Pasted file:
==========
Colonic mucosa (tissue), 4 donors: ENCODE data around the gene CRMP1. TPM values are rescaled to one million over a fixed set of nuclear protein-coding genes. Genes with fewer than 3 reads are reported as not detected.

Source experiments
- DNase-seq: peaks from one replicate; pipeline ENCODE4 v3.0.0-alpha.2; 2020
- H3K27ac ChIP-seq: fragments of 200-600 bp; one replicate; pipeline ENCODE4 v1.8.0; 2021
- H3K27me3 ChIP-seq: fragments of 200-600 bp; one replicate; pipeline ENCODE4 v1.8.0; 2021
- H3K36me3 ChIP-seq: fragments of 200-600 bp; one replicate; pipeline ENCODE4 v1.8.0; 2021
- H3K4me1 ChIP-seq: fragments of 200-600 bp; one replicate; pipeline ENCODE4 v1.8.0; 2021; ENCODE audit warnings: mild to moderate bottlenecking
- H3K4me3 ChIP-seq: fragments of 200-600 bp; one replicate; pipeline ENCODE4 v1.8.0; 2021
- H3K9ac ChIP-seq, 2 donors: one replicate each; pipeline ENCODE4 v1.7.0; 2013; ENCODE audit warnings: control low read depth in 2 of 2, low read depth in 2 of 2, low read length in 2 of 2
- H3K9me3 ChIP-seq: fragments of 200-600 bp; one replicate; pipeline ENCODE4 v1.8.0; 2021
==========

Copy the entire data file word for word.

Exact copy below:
Colonic mucosa (tissue), 4 donors: ENCODE data around the gene CRMP1. TPM values are rescaled to one million over a fixed set of nuclear protein-coding genes. Genes with fewer than 3 reads are reported as not detected.

Source experiments
- DNase-seq: peaks from one replicate; pipeline ENCODE4 v3.0.0-alpha.2; 2020
- H3K27ac ChIP-seq: fragments of 200-600 bp; one replicate; pipeline ENCODE4 v1.8.0; 2021
- H3K27me3 ChIP-seq: fragments of 200-600 bp; one replicate; pipeline ENCODE4 v1.8.0; 2021
- H3K36me3 ChIP-seq: fragments of 200-600 bp; one replicate; pipeline ENCODE4 v1.8.0; 2021
- H3K4me1 ChIP-seq: fragments of 200-600 bp; one replicate; pipeline ENCODE4 v1.8.0; 2021; ENCODE audit warnings: mild to moderate bottlenecking
- H3K4me3 ChIP-seq: fragments of 200-600 bp; one replicate; pipeline ENCODE4 v1.8.0; 2021
- H3K9ac ChIP-seq, 2 donors: one replicate each; pipeline ENCODE4 v1.7.0; 2013; ENCODE audit warnings: control low read depth in 2 of 2, low read depth in 2 of 2, low read length in 2 of 2
- H3K9me3 ChIP-seq: fragments of 200-600 bp; one replicate; pipeline ENCODE4 v1.8.0; 2021